Competition for local telephone service is at last heating up, as cable companies begin their first serious push into local and long-distance service, routing calls over the Internet to avoid the call completion charges that artificially inflate the price of long-distance calls.
Cablevision today rolled out its first Internet telephone package -- combining local and long-distance telephone service with high-speed Internet access and digital cable television, all for $90 per month. Cox Communications started marketing a similar plan a few weeks ago.
Cablevision said the pricing makes the Internet phone service practically free, since many consumers are already paying $90 a month for cable and high-speed Internet access. The $90 price will be good for one year.
Cox offers a $99.99 plan that gives customers either unlimited phone calling or digital cable, plus a premium service for $124.99 that offers all that plus additional services.
Local telephone companies aren't likely to welcome the news. They're already losing business to cell phones and to competitors like AT&T and MCI, who lease space at discounted rates on the local companies' circuits.
Cablevision already has about 100,000 telephone customers in its New York service area. It charges about $35 per month for standalone phone service. It charges $45 for high-speed Internet access and $40 for digital cable if purchased separately.
The Bell companies have been responding to the competition by offering their own packages, usually consisting of local, long distance and DSL Internet service. Though still losing basic business, the Bells are taking long-distance business away from AT&T and MCI are a rapid pace.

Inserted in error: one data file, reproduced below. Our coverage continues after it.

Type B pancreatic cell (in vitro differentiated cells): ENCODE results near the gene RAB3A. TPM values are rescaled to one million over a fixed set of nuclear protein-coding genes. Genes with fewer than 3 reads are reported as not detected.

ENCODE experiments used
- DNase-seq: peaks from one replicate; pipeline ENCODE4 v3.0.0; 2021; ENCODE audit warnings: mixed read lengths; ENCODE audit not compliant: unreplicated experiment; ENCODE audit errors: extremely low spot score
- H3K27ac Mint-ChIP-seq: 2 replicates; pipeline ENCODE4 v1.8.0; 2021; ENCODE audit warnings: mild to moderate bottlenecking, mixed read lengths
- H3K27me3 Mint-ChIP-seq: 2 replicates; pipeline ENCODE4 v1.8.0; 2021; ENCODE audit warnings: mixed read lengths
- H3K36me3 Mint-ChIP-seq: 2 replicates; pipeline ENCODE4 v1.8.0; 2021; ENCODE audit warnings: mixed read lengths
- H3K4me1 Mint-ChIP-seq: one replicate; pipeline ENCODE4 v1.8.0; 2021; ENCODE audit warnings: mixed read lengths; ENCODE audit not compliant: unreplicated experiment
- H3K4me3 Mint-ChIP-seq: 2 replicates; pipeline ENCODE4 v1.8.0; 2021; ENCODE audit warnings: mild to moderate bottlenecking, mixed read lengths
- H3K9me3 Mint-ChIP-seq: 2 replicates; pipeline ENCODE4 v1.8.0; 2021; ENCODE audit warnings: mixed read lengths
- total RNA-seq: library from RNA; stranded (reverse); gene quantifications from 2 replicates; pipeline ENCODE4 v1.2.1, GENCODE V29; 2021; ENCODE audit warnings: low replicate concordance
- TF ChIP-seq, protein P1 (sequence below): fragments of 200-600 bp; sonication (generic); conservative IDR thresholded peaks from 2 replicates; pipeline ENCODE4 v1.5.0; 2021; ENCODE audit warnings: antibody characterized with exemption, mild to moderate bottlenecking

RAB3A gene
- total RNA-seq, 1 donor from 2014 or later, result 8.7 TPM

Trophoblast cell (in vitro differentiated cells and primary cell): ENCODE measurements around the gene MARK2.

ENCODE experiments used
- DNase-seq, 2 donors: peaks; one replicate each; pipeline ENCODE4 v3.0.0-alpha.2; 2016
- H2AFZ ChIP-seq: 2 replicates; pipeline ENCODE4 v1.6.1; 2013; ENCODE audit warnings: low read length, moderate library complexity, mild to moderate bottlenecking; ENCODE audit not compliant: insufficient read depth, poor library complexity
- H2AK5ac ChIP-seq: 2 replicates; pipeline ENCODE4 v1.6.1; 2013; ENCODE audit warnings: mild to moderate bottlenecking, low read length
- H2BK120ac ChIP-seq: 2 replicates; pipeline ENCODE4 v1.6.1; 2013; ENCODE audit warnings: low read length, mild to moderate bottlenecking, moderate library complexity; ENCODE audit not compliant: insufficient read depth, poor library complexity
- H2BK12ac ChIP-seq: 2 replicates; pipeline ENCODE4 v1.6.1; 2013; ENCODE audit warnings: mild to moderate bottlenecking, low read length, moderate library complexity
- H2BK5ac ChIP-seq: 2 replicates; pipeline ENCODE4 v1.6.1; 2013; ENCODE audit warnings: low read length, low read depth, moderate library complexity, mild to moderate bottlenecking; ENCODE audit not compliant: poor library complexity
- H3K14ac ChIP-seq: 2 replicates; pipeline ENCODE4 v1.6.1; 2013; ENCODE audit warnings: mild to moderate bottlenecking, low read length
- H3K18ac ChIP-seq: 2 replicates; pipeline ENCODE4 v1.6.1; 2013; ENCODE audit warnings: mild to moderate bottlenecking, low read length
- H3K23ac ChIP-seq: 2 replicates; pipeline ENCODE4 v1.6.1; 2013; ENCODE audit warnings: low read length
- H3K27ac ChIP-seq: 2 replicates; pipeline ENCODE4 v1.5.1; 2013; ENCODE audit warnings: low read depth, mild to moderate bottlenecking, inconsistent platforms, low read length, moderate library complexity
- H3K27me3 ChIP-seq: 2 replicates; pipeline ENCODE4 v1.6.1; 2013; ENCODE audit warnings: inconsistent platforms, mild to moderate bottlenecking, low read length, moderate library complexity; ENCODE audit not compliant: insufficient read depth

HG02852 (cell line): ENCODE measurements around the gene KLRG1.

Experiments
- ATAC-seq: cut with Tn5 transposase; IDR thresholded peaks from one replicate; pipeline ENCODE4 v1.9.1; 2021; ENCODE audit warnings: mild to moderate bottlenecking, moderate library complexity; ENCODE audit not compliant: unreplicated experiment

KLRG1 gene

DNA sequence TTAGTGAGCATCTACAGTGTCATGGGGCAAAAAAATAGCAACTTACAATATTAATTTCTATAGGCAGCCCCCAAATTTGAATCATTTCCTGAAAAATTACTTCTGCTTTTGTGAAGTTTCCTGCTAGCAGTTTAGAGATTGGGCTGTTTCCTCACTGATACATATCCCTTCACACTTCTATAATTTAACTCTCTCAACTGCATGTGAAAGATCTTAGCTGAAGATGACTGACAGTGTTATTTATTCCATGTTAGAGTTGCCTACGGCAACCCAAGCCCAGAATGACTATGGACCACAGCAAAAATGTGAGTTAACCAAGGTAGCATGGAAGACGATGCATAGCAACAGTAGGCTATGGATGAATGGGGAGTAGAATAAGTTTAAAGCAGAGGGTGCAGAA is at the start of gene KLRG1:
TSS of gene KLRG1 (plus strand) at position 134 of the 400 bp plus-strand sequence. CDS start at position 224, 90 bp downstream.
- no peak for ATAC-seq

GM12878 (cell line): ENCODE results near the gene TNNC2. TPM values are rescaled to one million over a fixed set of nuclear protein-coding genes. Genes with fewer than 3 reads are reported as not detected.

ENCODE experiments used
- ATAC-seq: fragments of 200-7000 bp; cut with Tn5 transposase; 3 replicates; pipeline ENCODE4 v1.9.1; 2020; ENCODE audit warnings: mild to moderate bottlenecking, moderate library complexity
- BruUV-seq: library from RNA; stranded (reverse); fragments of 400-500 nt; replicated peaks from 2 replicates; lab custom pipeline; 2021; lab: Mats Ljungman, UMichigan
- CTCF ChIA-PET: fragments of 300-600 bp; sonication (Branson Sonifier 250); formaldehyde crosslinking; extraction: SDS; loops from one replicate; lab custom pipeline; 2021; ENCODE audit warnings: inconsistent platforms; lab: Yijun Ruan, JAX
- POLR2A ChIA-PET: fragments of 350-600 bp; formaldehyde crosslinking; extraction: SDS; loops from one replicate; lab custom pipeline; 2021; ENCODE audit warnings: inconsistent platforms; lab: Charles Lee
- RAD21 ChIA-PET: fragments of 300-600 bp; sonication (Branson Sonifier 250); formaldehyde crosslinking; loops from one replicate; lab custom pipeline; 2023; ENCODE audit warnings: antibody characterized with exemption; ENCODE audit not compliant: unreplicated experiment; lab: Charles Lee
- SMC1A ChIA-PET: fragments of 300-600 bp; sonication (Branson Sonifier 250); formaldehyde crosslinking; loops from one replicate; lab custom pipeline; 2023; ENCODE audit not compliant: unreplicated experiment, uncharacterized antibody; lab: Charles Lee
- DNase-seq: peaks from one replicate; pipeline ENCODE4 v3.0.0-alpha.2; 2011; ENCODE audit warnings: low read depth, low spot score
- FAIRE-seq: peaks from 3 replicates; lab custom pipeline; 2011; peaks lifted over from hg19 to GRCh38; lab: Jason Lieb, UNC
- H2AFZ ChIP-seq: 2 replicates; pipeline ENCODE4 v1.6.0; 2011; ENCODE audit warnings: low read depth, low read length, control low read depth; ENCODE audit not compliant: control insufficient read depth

SBC Communications has been the most aggressive Bell company in pricing bundled service. It charges $105 a month for unlimited local and long-distance calling, high-speed Internet and television, delivered by EchoStar Communications Corp. For an extra $25, it will throw in 250 cell phone minutes per month.
Verizon, which competes with Cablevision in the New York area, has a package comparable to Cablevision's, selling for $123.85 per month.
AT&T, MCI Raise Rates
The trend is reversed among the long-distance carriers. As their business deteriorates, they're raising prices as fast as they can.
AT&T is adding an "in-state connection fee" in six more states starting next month. The company says its fee covers extra costs of doing business in various states. Less than a year ago, AT&T; assessed such a fee in only 12 states. Now the total will be 25 -- half of the states in our country. What's more, MCI and Sprint have followed AT&T; with similar fees in the past.
MCI will increase phone rates and fees effective July 1st. Monthly fees on 17 domestic service plans will rise $1. Five different international calling plans' fees increase $1 as well. International calls from the U.S., which connect to mobile phones overseas, will be charged at higher rates.
MCI is said to be making plans to quit offering consumer phone service, including local and long-distance. The next day, MCI's TelecomUSA division increased rates and fees for its 10-10-987 service.
"Those hikes are relatively early in the life of this service, which launched nationally with a big ad campaign last April," said Rich Sayers, editor of consumer help sites 10-10PhoneRates.com and Phone-Bill-Alert.com. "This appears to accelerate MCI's burn-and-churn* marketing strategy in the dial-around segment."
Sprint and AT&T; may increase some rates on national long- distance plans in July, but it is more likely those increases will come in August, Sayers said.
Sprint recently increased some fees related to its local phone service in several states. Fees increased 20 to 25 percent in most cases. For example, a charge to not be listed in the phone book going from $2.50 to $3; a Toll Restriction charge for blocking outgoing long-distance calls rising from $2 to $2.50.
"These charges for not getting something really irritate consumers and me too," said Sayers.